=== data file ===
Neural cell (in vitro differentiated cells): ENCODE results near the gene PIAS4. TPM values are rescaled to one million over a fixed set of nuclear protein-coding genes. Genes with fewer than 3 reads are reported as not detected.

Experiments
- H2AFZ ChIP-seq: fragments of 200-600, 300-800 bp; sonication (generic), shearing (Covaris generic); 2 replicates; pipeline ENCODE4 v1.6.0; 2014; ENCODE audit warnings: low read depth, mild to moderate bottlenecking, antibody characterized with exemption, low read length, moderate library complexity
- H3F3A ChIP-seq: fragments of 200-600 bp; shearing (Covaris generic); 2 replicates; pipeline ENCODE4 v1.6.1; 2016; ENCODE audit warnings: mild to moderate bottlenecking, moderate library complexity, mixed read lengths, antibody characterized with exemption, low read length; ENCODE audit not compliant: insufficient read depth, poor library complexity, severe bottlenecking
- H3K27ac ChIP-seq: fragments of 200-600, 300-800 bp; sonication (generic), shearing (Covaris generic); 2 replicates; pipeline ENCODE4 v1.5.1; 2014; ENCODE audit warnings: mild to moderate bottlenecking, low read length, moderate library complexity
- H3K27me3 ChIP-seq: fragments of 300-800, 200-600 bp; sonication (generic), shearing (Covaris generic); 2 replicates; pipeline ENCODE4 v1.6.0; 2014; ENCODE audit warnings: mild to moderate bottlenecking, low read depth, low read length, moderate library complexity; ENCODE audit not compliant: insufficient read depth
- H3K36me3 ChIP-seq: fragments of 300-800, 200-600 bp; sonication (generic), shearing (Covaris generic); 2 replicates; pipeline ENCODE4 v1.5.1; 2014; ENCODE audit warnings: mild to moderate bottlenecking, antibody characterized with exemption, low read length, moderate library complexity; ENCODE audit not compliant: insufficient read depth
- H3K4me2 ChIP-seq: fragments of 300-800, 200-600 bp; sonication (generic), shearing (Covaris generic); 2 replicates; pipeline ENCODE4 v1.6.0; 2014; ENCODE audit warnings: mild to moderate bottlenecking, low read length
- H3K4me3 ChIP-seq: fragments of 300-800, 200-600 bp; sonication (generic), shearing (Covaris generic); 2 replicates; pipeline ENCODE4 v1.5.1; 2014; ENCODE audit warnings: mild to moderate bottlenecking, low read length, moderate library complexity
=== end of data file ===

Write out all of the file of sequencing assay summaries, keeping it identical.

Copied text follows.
Neural cell (in vitro differentiated cells): ENCODE results near the gene PIAS4. TPM values are rescaled to one million over a fixed set of nuclear protein-coding genes. Genes with fewer than 3 reads are reported as not detected.

Experiments
- H2AFZ ChIP-seq: fragments of 200-600, 300-800 bp; sonication (generic), shearing (Covaris generic); 2 replicates; pipeline ENCODE4 v1.6.0; 2014; ENCODE audit warnings: low read depth, mild to moderate bottlenecking, antibody characterized with exemption, low read length, moderate library complexity
- H3F3A ChIP-seq: fragments of 200-600 bp; shearing (Covaris generic); 2 replicates; pipeline ENCODE4 v1.6.1; 2016; ENCODE audit warnings: mild to moderate bottlenecking, moderate library complexity, mixed read lengths, antibody characterized with exemption, low read length; ENCODE audit not compliant: insufficient read depth, poor library complexity, severe bottlenecking
- H3K27ac ChIP-seq: fragments of 200-600, 300-800 bp; sonication (generic), shearing (Covaris generic); 2 replicates; pipeline ENCODE4 v1.5.1; 2014; ENCODE audit warnings: mild to moderate bottlenecking, low read length, moderate library complexity
- H3K27me3 ChIP-seq: fragments of 300-800, 200-600 bp; sonication (generic), shearing (Covaris generic); 2 replicates; pipeline ENCODE4 v1.6.0; 2014; ENCODE audit warnings: mild to moderate bottlenecking, low read depth, low read length, moderate library complexity; ENCODE audit not compliant: insufficient read depth
- H3K36me3 ChIP-seq: fragments of 300-800, 200-600 bp; sonication (generic), shearing (Covaris generic); 2 replicates; pipeline ENCODE4 v1.5.1; 2014; ENCODE audit warnings: mild to moderate bottlenecking, antibody characterized with exemption, low read length, moderate library complexity; ENCODE audit not compliant: insufficient read depth
- H3K4me2 ChIP-seq: fragments of 300-800, 200-600 bp; sonication (generic), shearing (Covaris generic); 2 replicates; pipeline ENCODE4 v1.6.0; 2014; ENCODE audit warnings: mild to moderate bottlenecking, low read length
- H3K4me3 ChIP-seq: fragments of 300-800, 200-600 bp; sonication (generic), shearing (Covaris generic); 2 replicates; pipeline ENCODE4 v1.5.1; 2014; ENCODE audit warnings: mild to moderate bottlenecking, low read length, moderate library complexity